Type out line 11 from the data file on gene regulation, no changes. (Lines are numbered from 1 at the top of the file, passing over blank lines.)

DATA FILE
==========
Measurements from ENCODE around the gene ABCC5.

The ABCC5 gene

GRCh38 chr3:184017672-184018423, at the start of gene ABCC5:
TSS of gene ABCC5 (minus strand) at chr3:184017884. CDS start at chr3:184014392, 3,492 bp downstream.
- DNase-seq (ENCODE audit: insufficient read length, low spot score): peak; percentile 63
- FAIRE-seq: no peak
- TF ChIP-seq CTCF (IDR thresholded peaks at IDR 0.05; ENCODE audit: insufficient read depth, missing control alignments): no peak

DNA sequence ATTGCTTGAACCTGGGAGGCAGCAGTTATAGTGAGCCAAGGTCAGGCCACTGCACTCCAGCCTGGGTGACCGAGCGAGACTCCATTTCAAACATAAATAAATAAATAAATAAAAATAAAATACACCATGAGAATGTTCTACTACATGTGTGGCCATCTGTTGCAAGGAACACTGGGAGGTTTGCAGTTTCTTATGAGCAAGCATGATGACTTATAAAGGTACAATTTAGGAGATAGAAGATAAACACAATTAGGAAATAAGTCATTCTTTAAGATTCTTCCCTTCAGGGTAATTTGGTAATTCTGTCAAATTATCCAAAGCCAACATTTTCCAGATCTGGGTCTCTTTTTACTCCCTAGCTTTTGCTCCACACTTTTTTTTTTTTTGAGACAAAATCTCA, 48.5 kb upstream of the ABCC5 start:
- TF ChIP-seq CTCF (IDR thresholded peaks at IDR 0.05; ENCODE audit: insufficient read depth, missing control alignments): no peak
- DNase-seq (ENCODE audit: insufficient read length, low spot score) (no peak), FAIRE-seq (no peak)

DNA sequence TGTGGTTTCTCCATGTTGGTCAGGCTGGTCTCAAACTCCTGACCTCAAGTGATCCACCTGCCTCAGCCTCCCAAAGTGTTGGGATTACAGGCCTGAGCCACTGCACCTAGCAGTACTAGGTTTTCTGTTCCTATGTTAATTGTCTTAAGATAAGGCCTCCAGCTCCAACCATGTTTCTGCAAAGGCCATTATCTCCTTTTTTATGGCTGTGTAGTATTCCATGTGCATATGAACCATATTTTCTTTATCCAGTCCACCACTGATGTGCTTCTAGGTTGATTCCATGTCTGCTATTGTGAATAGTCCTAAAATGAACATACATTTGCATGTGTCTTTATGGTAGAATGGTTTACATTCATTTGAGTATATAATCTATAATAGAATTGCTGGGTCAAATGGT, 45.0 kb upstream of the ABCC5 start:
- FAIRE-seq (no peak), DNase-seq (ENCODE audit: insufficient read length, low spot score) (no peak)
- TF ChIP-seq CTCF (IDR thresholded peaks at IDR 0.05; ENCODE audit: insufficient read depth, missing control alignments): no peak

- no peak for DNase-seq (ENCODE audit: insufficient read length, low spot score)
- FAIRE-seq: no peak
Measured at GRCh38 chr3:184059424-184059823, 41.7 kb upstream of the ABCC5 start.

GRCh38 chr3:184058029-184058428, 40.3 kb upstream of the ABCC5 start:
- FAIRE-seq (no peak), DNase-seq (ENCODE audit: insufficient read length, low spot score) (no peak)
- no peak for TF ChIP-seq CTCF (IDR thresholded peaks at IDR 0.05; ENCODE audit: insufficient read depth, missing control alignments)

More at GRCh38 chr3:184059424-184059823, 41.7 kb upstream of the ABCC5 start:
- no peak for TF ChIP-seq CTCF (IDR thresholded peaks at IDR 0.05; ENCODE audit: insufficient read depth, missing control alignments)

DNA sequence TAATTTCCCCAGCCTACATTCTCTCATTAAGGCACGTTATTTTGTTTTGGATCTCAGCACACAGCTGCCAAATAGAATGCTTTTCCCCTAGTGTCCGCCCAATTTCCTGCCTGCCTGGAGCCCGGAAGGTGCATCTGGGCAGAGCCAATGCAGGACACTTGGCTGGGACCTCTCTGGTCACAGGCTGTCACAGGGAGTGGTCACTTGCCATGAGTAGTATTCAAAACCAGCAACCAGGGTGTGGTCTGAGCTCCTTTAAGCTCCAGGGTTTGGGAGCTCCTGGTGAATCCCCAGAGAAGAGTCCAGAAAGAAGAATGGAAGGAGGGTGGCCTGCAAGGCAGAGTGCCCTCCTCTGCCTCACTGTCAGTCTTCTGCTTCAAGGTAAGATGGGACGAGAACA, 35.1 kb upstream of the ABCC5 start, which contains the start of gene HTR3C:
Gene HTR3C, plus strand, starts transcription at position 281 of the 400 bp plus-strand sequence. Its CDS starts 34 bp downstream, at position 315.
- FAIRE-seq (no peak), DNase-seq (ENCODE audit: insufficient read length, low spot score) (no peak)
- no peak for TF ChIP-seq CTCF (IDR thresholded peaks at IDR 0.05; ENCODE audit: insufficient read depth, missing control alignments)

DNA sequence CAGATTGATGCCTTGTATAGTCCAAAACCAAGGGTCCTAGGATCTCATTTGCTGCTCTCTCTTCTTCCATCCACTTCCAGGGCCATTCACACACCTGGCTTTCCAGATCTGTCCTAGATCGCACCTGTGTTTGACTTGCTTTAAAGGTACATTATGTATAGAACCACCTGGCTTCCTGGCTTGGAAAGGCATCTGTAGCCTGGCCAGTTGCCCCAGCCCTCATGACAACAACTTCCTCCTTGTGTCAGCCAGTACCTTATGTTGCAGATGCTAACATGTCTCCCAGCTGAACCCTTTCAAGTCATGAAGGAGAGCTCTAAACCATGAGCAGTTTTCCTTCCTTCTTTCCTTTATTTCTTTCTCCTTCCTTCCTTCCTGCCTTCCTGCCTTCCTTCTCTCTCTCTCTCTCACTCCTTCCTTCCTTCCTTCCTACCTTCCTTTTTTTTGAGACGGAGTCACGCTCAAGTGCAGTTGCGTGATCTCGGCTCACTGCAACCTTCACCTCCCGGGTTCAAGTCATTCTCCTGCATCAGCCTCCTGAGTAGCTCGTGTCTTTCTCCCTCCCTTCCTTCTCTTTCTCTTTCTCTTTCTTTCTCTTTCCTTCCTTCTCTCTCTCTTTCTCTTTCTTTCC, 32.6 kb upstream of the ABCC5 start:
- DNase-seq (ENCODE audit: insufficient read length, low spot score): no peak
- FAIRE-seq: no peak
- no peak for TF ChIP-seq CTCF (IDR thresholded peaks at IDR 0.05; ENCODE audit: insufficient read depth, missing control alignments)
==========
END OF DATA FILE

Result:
DNA sequence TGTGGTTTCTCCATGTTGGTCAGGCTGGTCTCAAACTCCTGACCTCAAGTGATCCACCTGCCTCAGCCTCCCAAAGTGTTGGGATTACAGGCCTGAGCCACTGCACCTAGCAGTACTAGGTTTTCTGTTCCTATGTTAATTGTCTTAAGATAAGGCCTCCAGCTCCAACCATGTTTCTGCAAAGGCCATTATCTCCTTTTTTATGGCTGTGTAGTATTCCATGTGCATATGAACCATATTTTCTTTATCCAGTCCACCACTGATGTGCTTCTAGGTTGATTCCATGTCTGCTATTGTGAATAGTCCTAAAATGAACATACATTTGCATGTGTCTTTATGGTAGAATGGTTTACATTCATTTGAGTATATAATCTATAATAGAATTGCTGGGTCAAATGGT, 45.0 kb upstream of the ABCC5 start: